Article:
Warning over rising care bill
The cost of caring for older people in Scotland could rise to £8bn in just over two decades unless changes are made, the Scottish government has said.
The current care bill is £4.5bn but that figure is predicted to grow by £3.5bn by 2031.
Public Health Minister Shona Robison has stressed the Scottish government's committed to free personal care.
But she said dealing with growing elderly population was one of "our biggest national challenges".
As she launched a consultation exercise on the issue, during a visit to a sheltered housing complex in Edinburgh, she said "radical" action was needed.
If current models of care are sustained, the care budget will rise £1.1bn by 2016, reaching £8bn by 2031.
Ms Robison said: "Let me be absolutely clear - we are firmly committed to free personal care and to making sure every older person who needs care gets it."
However, she added: "Our older population is likely to increase by around two-thirds in the next two decades, and as a country we will need to change the ways in which we deliver care.
"Now is the time to have this national debate. Scotland has already been ahead of the game in introducing free personal care - we need to be bold once again.
"The solutions are there but we must start taking action now, and that action has to be radical."
Ms Robison said that about 90,000 older people receive some kind of care - whether that be in their own home, a care home or long-term hospital care.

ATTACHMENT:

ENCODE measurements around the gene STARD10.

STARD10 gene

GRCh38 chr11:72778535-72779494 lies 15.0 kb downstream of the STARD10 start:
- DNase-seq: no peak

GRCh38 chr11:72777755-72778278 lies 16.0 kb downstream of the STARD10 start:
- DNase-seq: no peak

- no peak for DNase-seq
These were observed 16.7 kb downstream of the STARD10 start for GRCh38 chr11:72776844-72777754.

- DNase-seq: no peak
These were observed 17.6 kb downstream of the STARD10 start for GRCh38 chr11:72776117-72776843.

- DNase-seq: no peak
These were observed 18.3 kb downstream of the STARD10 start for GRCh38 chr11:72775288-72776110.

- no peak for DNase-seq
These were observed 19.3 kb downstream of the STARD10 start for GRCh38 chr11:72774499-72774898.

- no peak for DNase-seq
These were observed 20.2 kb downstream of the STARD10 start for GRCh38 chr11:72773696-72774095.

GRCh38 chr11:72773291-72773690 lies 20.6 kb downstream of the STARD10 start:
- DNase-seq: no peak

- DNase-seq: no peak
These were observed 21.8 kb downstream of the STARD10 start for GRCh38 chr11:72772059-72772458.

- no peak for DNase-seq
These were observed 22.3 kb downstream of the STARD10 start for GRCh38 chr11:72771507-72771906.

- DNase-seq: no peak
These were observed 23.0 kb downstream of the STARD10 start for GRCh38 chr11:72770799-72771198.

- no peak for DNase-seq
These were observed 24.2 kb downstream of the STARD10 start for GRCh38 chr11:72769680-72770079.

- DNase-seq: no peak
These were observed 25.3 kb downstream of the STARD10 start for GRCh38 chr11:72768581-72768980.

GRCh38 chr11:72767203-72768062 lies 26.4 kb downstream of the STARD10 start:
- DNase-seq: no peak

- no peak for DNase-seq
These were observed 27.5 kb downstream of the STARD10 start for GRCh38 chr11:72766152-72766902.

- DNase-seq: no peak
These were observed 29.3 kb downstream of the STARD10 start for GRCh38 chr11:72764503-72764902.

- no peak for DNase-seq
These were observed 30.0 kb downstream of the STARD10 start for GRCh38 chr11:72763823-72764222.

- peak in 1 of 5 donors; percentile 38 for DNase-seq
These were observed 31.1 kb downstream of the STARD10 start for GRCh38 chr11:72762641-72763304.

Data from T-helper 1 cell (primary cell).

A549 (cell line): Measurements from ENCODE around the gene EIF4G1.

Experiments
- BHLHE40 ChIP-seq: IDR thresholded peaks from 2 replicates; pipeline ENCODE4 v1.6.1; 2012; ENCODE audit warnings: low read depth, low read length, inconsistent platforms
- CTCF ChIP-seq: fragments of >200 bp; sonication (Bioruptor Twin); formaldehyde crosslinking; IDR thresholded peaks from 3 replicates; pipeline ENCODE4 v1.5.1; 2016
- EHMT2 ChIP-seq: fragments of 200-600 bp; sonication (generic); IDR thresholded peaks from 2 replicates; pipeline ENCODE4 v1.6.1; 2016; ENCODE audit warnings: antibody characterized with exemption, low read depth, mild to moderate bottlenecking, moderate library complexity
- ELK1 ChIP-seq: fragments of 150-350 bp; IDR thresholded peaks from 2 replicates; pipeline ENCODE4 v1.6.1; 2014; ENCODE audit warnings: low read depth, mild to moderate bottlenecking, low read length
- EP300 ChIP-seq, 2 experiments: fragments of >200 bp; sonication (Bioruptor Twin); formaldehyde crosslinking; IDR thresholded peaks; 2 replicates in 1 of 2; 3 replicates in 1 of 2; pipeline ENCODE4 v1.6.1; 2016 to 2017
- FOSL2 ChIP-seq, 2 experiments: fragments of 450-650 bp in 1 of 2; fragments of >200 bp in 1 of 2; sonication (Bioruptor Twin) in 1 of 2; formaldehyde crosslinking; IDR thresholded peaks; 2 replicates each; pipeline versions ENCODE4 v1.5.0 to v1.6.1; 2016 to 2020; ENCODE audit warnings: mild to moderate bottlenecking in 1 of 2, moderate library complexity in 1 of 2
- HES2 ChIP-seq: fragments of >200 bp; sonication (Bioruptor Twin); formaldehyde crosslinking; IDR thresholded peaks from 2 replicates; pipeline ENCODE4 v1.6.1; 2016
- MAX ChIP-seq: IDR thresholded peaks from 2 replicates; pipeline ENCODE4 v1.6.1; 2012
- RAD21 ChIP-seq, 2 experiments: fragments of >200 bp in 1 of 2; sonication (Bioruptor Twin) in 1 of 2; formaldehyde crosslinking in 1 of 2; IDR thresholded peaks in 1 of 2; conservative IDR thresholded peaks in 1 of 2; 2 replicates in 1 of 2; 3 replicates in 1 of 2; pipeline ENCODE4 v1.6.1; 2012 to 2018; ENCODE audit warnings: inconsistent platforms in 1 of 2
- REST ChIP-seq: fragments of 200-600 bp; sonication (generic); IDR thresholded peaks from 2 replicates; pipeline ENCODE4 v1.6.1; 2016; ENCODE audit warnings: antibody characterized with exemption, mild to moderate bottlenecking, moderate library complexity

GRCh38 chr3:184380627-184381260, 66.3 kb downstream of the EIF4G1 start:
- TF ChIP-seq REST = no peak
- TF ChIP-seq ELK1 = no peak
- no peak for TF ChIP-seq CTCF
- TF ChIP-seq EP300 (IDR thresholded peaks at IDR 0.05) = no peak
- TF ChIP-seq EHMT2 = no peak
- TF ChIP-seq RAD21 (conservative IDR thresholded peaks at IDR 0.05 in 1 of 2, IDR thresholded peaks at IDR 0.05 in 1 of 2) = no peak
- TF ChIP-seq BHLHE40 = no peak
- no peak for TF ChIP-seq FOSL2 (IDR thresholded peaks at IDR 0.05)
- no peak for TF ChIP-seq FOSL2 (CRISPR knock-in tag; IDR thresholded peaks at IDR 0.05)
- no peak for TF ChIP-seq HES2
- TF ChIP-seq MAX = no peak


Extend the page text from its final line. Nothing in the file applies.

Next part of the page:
She said: "Estimates suggest our older population is going to rise by 21% between 2006 and 2016, and by 62% come 2031.
"More of the same would mean an extra 23,000 people needing care by 2016.
"Together with growing our economy and tackling climate change, preparing for an increasingly ageing population is one of our biggest national challenges."
A series of public meetings across Scotland is being planned as part of the government's Reshaping Care for Older People programme.
Ms Robison also said consideration needed to be given on how tele-care technology, which helps older people remain in their homes, could be expanded.
Thomas Smail, one the residents Ms Robison visited at the Madelvic Square sheltered housing complex, described tele-care as being a "great help".
He said: "Among other things I have a vibrating pillow and a medicine carousel - these are both invaluable to me because they make life easier and safer as well."
Last year Scotland's top social worker warned that free personal care may have to become means-tested.
Harriet Dempster, the president of the Association of Directors of Social Work, said spending cuts may making the policy no longer affordable.